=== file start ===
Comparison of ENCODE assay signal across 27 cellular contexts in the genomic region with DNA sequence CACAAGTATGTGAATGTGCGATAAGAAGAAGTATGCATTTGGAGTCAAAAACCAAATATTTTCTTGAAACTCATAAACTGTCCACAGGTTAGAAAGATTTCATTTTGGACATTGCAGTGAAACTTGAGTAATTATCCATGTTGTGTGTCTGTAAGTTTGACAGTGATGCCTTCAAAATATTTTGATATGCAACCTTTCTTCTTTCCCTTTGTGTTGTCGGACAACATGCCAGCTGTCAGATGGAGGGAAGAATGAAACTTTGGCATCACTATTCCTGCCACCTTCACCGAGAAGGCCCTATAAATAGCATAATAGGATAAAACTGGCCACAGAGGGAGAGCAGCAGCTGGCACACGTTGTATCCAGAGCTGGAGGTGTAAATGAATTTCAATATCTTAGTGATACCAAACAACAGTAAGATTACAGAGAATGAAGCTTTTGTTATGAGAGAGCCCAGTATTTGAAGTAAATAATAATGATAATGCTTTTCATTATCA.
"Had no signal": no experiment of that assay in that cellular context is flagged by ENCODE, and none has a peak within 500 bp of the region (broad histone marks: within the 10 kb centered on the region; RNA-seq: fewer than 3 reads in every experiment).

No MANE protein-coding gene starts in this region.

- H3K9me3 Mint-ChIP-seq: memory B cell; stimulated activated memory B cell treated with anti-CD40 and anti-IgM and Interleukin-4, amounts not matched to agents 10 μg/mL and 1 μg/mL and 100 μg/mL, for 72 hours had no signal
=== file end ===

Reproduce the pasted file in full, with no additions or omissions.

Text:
Comparison of ENCODE assay signal across 27 cellular contexts in the genomic region with DNA sequence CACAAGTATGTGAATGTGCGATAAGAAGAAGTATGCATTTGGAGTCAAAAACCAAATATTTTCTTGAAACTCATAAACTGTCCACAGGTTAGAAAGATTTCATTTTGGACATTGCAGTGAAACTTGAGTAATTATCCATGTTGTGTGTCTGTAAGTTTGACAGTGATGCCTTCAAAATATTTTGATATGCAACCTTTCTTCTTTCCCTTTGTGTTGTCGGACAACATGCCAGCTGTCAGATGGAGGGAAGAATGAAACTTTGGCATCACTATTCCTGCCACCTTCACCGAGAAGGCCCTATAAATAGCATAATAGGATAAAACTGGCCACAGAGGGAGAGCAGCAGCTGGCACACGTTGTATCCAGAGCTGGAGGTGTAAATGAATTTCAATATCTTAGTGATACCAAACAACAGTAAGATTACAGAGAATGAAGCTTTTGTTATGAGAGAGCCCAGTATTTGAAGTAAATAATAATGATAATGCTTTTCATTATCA.
"Had no signal": no experiment of that assay in that cellular context is flagged by ENCODE, and none has a peak within 500 bp of the region (broad histone marks: within the 10 kb centered on the region; RNA-seq: fewer than 3 reads in every experiment).

No MANE protein-coding gene starts in this region.

- H3K9me3 Mint-ChIP-seq: memory B cell; stimulated activated memory B cell treated with anti-CD40 and anti-IgM and Interleukin-4, amounts not matched to agents 10 μg/mL and 1 μg/mL and 100 μg/mL, for 72 hours had no signal